Air quality measurements

Near real-time national air quality data from measuring stations - the air quality data provides information on the levels of various air pollutants, including particles, nitrogen dioxide and ground-level ozone, in Swedish cities and in rural areas. The data is made available via a HTTP/REST API with various usage examples.

The data is provided in cooperation with SMHI.

See Luftkvaliteten i realtid och preliminär statistik for more information (Swedish).

Data quality 

Real-time data is made available directly from measuring devices and should therefore be used with caution due to the abscence of manual quality assurance. In May-June each year quality assured data for the previous year is made available.

License & conditions 

The data is licensed under Creative Commons Zero, CC0.

Our APIs and data are provided "as is" without guarantees concerning potential errors in the data, availability and performance of the API and similar. We reserve the right to block individual IP addresses or, alternatively, to completely shut down services in the event of obvious abuse.

Data model 

The data is based on the Observations & Measurements model, and was originally made available via a Sensor Observation Service (SOS). The central terms to be aware of are therefore:

Air quality model
  • Feature of interest (station) - the geographical location where measured
  • Phenomenon - the thing measured, e.g. the gas NO2
  • Procedure - metadata about the sensor or process the generates the data
  • Offering - categories of data offered by the service, e.g. satellite or station observations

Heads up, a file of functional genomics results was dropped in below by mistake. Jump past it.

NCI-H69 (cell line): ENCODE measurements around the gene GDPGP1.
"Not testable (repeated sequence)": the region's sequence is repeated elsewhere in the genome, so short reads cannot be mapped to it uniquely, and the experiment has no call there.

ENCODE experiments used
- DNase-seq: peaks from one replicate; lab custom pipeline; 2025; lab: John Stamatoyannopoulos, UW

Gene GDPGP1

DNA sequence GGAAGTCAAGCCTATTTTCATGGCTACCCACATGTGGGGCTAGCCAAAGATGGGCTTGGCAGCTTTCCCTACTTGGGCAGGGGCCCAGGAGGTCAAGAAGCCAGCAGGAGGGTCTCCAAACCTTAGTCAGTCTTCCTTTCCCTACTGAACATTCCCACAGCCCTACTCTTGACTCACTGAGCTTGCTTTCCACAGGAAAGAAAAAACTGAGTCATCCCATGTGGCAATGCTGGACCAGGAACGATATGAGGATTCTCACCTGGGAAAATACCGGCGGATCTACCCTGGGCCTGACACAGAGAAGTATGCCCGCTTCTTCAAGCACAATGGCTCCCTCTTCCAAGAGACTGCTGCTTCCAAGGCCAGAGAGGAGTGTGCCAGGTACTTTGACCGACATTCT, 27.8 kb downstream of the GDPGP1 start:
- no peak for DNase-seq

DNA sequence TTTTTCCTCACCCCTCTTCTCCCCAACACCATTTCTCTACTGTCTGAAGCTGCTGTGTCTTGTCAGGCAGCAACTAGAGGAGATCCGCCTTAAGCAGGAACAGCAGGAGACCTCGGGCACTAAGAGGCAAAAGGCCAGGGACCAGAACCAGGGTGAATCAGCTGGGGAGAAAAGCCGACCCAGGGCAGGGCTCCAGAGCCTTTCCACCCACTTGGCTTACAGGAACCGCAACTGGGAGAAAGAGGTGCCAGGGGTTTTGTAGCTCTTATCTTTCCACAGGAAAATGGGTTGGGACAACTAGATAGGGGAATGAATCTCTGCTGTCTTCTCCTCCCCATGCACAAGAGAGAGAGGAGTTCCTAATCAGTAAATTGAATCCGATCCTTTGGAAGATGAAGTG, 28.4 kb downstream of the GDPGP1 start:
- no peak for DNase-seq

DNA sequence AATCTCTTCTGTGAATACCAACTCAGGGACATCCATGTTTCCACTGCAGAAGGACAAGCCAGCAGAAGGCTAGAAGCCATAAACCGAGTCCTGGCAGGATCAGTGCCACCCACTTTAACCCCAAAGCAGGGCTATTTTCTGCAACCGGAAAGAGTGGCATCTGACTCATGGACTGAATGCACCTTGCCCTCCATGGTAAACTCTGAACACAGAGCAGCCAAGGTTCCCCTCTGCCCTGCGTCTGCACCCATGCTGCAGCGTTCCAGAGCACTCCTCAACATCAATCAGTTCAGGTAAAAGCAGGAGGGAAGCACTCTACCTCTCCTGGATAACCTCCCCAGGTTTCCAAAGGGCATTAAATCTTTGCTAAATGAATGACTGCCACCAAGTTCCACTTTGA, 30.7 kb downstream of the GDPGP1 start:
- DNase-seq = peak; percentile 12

Distributions 

The data is made available via a HTTP/REST API.

REST API 

Example usage 

See the following example for an illustration of how to use the API and data. It’s written in JavaScript, so it’s easy to try without downloading or installing anything. Click the button “Try it!" below each block of code, or the link “Edit in JSFiddle” in the top right corner of the live example to edit, run and play with them further.

Chart 24h of NO2 at Hornsgatan 

Say we’re looking to chart the levels of NO2 (nitrogen dioxide) at Hornsgatan, Stockholm how the were a year ago and compare it to the the threshold value from the environmental quality standards. Something like

So in three simple steps:

  1. Using the Search-resource to find the NO2 phenomenon:

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    //make a search query for our term NO2
    fetch("https://datavardluft.smhi.se/52North/api/v1/search?q=NO2")
      .then(response => response.json())
      .then(data => document.getElementById("results").innerHTML = JSON.stringify(data, null, 2));
    

    in the resultset we have a match - the NO2 phenomenon has the ID = 8

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    {
      "id": "8",
      "label": "NO2",
      "href": "./phenomena/8",
      "type": "phenomenon"
    }
    
  2. Using the Station-resource to find a station monitoring our phenomena close to Hornsgatan

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    //URL to find stations filtered by our phenomenon ID 
    var url = "https://datavardluft.smhi.se/52North/api/v1/stations/?phenomena=8";
       
    //Using the "near"-parameter in the API to filter the list of stations by closeness to a point on a map we pick 
    var nearFilter = {
        "center": {
          "type": "Point",
          "coordinates": [18.0486603472042, 59.3172224331124] //Lon-Lat for a point close to Hornsgatan (easy to get from Google maps or similar)
        },
        "radius": 1 //search radius in kilometers
      }
    
    //Prepare the parameter for use in the URL
    nearFilter = encodeURIComponent(JSON.stringify(nearFilter));
    
    //Append our near filter to the URL   
    url += "&near=" + nearFilter;
       
    //Fetch the filtered list of stations
    fetch(url)
      .then(response => response.json())
      .then(data => document.getElementById("results").innerHTML = JSON.stringify(data, null, 2));
    

    in the resultset we pick this station:

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    {